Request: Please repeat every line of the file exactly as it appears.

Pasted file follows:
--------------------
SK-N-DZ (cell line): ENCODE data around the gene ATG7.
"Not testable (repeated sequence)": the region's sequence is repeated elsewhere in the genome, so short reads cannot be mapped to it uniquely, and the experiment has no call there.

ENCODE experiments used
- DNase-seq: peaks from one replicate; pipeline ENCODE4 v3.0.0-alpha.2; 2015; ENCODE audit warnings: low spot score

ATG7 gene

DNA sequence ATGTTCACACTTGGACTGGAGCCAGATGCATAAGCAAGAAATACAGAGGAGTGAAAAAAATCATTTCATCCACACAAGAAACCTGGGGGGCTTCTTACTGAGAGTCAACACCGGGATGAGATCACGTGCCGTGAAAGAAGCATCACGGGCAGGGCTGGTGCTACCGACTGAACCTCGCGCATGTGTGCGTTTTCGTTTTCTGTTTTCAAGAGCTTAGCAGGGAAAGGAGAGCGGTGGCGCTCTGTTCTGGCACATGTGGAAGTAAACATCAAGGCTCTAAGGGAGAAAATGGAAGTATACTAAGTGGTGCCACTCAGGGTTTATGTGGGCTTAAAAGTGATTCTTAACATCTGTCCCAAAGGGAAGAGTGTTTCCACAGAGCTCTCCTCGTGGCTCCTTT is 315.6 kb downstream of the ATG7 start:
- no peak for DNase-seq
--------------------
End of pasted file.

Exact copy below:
SK-N-DZ (cell line): ENCODE data around the gene ATG7.
"Not testable (repeated sequence)": the region's sequence is repeated elsewhere in the genome, so short reads cannot be mapped to it uniquely, and the experiment has no call there.

ENCODE experiments used
- DNase-seq: peaks from one replicate; pipeline ENCODE4 v3.0.0-alpha.2; 2015; ENCODE audit warnings: low spot score

ATG7 gene

DNA sequence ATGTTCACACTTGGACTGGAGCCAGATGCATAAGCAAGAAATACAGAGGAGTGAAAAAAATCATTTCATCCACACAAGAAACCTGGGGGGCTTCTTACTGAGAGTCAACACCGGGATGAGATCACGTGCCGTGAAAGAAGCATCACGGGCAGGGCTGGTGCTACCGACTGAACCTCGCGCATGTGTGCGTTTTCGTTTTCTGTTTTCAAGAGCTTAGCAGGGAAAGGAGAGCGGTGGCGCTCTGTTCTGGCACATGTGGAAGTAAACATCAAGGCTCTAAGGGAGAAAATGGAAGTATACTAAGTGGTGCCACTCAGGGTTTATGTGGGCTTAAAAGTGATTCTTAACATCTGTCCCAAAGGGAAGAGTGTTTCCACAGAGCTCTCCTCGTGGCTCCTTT is 315.6 kb downstream of the ATG7 start:
- no peak for DNase-seq